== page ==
Sales of U.S. frozen French fries strongly correlated with sales at Japan’s QSRs, particularly hamburger restaurants. Japan’s QSRs are actively introducing new menu items that strongly encourage French fry sales. For example, French fries and soda are relatively low in cost and are often used as a special promotional draw, such as “large size for the price of small.” When consumer spending is sluggish, these promotions become more aggressive, and with the strong yen, imports of frozen French fries increased during the last decade. However, with the recent combination of a weakened yen and an economy showing signs of the recovery that started at the beginning of 2013, hamburger chains have become less aggressive in these special campaigns, causing a slight decline in imports for the season. During MY 2013/2014, frozen French fries demand has steadily increased in conjunction with increasing sales at Japan’s QSRs. In general, U.S. frozen French fries do not directly compete with domestic potatoes as U.S. potato varieties have less water and sugar content, making them more suitable for making French fries. To maintain their quality, U.S. potatoes have specific temperature and humidity requirements for storage after harvest. In the medium term, with the expected further advance of QSRs and convenience stores serving French fries, imports are expected to grow further. However, in the long term, market growth is expected to slow considerably as the expansion of QSRs and convenience stores hits its limit, and Japan’s population continues to age and shrink.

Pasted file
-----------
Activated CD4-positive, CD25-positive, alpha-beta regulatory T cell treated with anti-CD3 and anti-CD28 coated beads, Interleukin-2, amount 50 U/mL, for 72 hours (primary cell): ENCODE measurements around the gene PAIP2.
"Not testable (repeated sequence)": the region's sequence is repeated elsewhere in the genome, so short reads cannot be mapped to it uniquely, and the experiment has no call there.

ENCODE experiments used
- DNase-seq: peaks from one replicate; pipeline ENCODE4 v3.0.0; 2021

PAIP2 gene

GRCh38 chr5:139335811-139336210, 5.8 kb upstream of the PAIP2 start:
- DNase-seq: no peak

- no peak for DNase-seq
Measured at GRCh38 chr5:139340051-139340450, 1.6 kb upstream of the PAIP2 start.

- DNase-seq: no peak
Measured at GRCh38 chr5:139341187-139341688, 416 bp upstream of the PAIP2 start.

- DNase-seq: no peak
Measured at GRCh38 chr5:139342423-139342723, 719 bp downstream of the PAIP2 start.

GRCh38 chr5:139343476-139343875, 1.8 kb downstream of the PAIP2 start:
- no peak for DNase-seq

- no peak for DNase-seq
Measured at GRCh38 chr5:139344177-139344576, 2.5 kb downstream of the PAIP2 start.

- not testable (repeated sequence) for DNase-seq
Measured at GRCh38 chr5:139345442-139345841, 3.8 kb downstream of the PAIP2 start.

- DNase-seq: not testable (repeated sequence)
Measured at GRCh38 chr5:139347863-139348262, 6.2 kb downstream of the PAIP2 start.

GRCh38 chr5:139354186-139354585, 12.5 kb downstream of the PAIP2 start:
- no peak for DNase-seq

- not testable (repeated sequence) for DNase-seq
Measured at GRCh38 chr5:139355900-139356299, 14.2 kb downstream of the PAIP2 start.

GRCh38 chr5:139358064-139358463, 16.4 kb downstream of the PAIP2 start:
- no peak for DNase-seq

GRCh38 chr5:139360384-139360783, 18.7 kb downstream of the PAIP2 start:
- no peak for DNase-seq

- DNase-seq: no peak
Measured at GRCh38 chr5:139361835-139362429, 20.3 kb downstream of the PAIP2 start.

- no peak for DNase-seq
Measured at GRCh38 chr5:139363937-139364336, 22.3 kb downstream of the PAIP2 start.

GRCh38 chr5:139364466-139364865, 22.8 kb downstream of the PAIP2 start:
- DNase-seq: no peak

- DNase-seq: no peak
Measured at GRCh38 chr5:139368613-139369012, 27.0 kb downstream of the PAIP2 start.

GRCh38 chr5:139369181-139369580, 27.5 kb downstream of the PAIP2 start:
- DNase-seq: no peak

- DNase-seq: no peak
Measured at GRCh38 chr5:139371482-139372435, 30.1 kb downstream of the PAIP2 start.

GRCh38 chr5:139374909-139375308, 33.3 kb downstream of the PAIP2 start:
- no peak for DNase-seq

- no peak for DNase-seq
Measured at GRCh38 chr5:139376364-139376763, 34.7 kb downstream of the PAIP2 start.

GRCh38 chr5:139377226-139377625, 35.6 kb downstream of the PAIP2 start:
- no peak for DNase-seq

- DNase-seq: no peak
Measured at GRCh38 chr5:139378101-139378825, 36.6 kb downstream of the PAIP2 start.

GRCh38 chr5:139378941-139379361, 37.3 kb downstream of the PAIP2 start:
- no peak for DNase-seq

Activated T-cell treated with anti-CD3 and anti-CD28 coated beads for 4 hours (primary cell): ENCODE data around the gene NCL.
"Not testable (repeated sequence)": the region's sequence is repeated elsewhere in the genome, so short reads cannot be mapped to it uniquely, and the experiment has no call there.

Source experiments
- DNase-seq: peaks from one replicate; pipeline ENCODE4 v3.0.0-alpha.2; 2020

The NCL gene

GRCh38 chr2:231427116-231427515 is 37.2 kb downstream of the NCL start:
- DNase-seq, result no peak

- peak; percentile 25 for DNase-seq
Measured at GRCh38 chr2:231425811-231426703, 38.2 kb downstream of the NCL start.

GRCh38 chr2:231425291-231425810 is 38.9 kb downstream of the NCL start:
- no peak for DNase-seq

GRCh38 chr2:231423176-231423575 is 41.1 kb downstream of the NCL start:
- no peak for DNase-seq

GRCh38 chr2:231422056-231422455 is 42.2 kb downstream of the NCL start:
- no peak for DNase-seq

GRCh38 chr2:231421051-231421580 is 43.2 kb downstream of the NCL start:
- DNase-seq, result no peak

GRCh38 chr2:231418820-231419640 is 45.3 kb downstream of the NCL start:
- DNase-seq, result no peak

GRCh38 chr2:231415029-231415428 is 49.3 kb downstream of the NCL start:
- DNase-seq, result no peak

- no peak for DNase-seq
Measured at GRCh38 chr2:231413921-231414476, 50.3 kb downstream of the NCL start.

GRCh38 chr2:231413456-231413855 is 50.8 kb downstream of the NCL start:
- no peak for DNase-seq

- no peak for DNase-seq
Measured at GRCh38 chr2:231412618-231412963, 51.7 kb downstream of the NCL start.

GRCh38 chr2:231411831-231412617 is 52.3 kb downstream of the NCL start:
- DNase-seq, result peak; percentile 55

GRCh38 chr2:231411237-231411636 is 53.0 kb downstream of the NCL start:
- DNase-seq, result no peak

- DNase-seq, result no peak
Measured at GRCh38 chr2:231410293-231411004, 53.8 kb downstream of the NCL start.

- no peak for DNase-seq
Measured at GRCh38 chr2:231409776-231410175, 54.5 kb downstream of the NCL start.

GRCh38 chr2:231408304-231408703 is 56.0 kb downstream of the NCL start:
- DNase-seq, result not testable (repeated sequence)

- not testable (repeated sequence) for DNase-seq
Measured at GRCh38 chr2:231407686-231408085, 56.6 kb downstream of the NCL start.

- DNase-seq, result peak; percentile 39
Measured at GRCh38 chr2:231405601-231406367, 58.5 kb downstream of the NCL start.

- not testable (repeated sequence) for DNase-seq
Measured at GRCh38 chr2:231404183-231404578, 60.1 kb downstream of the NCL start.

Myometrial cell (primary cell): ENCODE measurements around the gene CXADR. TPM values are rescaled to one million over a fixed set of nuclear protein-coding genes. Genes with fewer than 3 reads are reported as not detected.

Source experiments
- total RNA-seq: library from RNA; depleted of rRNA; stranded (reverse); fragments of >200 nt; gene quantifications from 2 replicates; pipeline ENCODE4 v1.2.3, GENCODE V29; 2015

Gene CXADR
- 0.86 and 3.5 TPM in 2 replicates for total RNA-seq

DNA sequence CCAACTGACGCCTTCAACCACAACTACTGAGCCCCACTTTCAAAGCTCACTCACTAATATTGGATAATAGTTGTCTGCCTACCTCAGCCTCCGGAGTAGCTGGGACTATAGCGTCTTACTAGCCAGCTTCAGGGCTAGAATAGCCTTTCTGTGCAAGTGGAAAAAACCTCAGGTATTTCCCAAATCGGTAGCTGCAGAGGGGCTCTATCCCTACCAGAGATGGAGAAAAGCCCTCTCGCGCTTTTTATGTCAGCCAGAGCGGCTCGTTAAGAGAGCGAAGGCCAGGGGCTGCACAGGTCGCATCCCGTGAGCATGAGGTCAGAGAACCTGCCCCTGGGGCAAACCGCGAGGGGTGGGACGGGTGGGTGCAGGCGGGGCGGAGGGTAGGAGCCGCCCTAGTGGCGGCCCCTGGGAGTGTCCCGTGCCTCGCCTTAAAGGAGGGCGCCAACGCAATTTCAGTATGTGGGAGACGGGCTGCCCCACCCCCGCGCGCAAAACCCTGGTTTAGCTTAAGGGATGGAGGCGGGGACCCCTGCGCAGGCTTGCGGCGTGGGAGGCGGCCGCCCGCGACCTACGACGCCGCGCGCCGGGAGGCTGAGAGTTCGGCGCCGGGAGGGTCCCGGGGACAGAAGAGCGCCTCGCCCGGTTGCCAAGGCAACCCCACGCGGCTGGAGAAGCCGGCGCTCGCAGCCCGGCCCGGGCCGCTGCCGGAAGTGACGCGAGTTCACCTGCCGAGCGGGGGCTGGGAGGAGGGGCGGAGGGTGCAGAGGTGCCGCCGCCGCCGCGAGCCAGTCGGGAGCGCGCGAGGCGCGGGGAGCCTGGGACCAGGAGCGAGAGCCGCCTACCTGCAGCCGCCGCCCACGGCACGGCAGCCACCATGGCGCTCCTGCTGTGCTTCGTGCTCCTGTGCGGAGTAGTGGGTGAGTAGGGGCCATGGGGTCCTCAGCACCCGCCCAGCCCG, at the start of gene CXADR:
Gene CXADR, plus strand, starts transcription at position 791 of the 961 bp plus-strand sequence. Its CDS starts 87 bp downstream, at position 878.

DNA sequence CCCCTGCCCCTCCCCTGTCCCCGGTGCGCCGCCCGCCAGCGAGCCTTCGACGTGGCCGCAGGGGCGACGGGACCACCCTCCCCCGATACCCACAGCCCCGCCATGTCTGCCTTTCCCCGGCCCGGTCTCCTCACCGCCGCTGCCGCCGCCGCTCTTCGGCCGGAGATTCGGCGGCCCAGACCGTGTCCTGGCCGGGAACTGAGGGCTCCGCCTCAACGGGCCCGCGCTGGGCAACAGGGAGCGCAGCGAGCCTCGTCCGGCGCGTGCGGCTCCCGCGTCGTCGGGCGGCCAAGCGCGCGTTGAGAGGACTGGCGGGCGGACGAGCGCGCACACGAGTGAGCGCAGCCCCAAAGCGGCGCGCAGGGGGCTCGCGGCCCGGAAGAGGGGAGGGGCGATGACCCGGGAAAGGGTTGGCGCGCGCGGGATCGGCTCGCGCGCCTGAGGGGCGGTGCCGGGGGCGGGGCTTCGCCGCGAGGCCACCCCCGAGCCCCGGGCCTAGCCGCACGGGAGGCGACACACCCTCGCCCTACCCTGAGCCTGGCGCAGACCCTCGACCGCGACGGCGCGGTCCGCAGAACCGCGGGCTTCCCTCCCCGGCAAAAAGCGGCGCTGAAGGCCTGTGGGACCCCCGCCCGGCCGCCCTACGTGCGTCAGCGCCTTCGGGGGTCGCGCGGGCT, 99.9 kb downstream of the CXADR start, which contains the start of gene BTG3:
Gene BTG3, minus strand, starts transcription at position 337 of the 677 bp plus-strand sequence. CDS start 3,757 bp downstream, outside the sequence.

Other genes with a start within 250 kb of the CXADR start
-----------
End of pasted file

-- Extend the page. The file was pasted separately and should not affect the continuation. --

Japan's imports of non-fried potatoes are primarily for snack food manufacturing and general food processing. Imports grew dramatically in the last decade for two major reasons: 1) the introduction of popular items using U.S. products by major snack manufacturers; and 2) the expansion in the use of Chinese products by foodservice operators.